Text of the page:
Mweetwa's sentiments were echoed by that of Forster Musonda 26, a shop attendanton Matuka Avenue who also expressed ignorance about the issues of climate change stating that the topic was new to her.
But Mwiza Nalunga 18, said she has heard about climate change before but did not understand how it affects Zambia simply because she has never come across the necessary information to educate her on that aspect.
Citizen for Better Environment executive director Peter Sinkamba bemoaned the inadequate budget allocation to climate change mitigation and environmental protection programmes.
He said for example this year's budgetary allocation to environmental protection has been reduced to 0.1per cent from the previous 0.6 per cent.
Mr Sinkamba wondered how mitigation programmes could effectively be implemented with such little commitement of funds and this is all as a result of lack of political will which could also affect the appreciation of climate change issues if not adequately addressed.
He said there were very few if no politicians who make climate change a priority in their agenda during their political campaigns and yet this is a global issue which has not spared any country Zambia included and needs urgent attention.
Mr Sinkamba said climate change is clearly not a priority to the new Government but there is need to change that resolve and treat the issue with the utmost urgency that it deserves.
He said the Government should treat climate change issues with much zeal the same way that the fight against corruption is treated.
"It is tragic that even though there are laws in place regarding control of factors leading to global warming such as deforestation, but the fact is that are never implemented," Mr Sinkamba said.
Mr Sinkamba said it was an even bigger tragedy that there are very few people in the country that even know what climate change is or about or how it was brought about or how it can be managed.
However,CBE are conducting a community based education programme on environmental protection including climate change issues.
The Community Based Environmental Programme (CBEP) will be run in conjunction with DANIDA in 15 districts on the Copperbelt, North-Western and Southern provinces.
Among the environmental issues that are being addressed Mr Sinkamba said he also wishes to shed light on climate change in the hope that there can be an intervention meant to mitigate some of its effects.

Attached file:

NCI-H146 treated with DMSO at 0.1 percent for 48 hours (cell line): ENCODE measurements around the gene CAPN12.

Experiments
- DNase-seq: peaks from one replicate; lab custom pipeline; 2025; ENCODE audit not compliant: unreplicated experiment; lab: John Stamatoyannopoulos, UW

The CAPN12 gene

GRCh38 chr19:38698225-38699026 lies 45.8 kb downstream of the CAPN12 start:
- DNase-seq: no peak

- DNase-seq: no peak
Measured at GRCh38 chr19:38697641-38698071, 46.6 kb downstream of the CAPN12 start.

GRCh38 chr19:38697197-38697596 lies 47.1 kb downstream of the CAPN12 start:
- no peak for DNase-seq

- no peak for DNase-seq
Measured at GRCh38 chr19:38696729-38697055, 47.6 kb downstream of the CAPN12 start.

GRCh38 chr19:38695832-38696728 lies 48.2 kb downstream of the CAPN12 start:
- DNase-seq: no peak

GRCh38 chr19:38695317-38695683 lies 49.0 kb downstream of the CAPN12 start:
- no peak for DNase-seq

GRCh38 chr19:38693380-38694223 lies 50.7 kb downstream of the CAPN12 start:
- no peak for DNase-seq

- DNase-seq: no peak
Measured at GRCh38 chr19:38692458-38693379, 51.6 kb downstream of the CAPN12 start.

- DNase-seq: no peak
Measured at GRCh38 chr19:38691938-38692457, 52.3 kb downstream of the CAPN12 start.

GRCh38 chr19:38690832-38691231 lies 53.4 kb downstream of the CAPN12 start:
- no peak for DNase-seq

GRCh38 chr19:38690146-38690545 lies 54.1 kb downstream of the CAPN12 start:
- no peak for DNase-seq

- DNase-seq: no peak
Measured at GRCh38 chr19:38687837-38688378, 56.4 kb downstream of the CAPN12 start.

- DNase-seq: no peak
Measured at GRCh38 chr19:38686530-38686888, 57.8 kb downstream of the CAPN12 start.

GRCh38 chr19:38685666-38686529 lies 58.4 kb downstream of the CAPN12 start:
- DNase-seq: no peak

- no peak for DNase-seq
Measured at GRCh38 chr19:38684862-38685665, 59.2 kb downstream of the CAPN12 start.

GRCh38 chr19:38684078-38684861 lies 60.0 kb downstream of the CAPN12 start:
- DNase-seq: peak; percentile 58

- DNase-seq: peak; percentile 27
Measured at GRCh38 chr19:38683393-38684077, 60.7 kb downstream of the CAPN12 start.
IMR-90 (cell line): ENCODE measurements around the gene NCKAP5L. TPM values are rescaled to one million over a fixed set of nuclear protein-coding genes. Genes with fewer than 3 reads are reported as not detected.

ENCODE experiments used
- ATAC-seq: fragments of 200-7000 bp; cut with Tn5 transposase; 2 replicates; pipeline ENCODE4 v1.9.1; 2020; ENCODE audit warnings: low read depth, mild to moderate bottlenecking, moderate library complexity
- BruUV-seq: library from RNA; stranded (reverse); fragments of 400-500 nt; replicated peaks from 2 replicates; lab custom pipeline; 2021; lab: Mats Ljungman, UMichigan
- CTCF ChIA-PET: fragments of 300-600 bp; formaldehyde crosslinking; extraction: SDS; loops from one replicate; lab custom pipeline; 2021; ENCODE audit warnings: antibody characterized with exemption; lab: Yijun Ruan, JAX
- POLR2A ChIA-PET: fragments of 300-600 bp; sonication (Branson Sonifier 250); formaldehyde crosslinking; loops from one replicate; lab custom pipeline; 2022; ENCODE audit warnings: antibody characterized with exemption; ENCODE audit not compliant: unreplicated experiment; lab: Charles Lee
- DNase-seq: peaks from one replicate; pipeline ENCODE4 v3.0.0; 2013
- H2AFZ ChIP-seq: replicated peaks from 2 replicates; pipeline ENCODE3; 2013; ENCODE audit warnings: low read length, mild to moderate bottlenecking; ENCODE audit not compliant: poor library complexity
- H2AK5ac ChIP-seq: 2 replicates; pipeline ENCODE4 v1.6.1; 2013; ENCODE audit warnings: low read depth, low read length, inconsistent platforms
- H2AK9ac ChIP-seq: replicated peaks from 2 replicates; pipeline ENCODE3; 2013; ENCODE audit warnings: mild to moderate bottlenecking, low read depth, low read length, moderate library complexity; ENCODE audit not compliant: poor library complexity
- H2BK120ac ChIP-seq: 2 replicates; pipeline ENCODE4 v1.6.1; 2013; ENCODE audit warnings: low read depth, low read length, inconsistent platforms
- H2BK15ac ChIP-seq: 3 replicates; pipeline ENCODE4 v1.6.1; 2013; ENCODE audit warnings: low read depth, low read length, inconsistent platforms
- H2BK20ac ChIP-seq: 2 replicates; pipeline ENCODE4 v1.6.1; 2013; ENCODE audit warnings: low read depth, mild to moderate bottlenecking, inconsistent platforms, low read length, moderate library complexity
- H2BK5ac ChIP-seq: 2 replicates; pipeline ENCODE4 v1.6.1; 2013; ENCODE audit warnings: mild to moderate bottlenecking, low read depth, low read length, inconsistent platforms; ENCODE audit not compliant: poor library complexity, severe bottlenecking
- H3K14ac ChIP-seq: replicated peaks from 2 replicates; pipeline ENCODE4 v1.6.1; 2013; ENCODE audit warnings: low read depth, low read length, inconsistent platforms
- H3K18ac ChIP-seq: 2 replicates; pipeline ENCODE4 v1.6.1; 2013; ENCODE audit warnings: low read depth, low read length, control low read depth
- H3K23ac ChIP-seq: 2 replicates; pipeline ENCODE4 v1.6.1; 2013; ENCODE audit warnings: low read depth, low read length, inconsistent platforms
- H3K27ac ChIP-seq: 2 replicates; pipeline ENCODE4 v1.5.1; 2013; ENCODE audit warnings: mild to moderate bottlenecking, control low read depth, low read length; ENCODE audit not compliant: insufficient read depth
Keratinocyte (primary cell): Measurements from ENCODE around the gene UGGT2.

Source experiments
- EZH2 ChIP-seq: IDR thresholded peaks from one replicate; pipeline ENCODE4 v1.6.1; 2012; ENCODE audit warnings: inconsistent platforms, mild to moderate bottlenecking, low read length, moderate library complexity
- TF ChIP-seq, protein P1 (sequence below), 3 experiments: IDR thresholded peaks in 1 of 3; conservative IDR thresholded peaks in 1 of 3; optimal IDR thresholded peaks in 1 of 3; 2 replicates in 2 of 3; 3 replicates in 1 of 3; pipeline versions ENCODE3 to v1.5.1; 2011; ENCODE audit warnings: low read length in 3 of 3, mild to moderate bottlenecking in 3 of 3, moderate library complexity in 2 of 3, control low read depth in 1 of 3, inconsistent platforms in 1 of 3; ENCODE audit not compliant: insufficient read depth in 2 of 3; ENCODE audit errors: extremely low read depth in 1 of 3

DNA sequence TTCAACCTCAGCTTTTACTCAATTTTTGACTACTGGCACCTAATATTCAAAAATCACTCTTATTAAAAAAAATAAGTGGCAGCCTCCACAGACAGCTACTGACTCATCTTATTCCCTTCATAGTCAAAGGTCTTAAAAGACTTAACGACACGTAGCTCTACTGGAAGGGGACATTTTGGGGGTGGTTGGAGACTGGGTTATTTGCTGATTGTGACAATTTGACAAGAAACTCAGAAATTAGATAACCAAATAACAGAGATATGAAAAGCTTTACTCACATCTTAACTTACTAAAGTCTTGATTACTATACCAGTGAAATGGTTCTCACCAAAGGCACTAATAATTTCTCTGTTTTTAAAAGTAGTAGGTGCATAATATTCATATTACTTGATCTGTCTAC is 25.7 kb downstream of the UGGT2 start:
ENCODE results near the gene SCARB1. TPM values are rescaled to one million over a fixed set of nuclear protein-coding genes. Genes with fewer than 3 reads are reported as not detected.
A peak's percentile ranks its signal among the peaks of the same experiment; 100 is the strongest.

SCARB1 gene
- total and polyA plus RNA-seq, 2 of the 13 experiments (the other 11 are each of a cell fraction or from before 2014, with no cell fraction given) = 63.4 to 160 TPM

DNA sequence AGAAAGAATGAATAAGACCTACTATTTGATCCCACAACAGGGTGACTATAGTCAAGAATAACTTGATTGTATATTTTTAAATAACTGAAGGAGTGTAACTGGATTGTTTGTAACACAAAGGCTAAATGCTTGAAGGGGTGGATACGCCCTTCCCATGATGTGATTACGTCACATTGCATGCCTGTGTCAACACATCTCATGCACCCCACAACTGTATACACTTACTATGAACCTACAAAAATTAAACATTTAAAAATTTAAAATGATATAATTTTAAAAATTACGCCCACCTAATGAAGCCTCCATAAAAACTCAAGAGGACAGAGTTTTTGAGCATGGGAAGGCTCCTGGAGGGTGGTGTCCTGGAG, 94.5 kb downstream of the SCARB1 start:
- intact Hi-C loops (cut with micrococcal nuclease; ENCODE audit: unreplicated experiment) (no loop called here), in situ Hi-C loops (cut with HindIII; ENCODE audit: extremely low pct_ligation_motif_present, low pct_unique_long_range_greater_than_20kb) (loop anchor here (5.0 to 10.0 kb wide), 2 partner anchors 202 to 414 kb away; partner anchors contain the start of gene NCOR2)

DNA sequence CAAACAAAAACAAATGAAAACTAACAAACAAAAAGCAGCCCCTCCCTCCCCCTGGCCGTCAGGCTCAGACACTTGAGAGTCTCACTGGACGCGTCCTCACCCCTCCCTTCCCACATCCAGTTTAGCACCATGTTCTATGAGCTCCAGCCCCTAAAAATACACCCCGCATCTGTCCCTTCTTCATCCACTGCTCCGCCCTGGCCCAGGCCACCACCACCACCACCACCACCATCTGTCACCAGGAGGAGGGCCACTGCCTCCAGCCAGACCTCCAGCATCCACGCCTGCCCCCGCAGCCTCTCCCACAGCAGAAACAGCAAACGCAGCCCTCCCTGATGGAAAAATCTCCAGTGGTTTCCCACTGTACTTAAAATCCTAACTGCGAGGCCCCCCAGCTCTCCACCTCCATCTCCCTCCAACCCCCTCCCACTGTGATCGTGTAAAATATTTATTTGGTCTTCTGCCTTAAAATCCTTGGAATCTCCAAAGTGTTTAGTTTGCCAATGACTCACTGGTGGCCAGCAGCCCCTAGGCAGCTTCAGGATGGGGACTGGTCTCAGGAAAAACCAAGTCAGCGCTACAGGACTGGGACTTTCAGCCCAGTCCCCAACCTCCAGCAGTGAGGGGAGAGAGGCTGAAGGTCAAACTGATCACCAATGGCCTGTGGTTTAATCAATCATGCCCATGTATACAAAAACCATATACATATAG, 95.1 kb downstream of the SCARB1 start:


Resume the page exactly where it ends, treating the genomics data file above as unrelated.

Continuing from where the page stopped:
Mr Sinkamba believes it is not late to combat climate change, he said that the organisation is waiting to hear how much work the UN has done about climate change at this year's Earth Summit 20 years after the first Earth Summit was held in Rio, Brazil.
The Government through the climate change Facilitation Unit with the support of the United Nations Development Programme (UNPD) has begun formulating a National Climate Change Response Strategy.
The framework aims to ensure that the Zambian economy and the livelihood of Zambians are protected from negative impacts of climate change.
According to Alert Net Climate, UNDP has been supporting the Government of Zambia in preparing the response to the challenges that the country is facing as a result of effects of climate change.
The organisation has also been helping to build capacity and identify institutions required to effectively combat climate change at the national level.
In 2009, the Government of Zambia established the climate change facilitation Unit (CCFU) charged with the responsibility of coordinating climate change issues in the country.
UNDP has also helped Zambia to build an inventory of greenhouse gas emissions; assess the impacts of climate change on the most vulnerable sectors; analyse potential measures to limit greenhouse gas emissions; and develop capacities for reporting on climate change through the National Communication report to the UNFCCC.
UNDP is supporting processes to help enhance Zambia's chances of entering the international carbon market. One such process is the Clean Development Mechanism.
UNDP is also supporting Zambia in readiness for emerging carbon markets in Reduced Emissions from Deforestation and forest Degradation (REDD).
In collaboration with GEF's small grants programme, UNDP has also allocated grants up to USD 50,000 for non-governmental and community-based organisations for climate change mitigation and adaptation; conservation of biodiversity among others.
With all this support coming into the country, there need to local people being involved in addressing the effects of climate change in their different capacities.
There is need to ensure that extension officers, agriculture experts and researchers partner with the media in an effort to ensure that accurate information on climate change filtered through to the local communities for their benefit.
(The author is a first year student studying Journalism and Media Studies at ZAMCOM)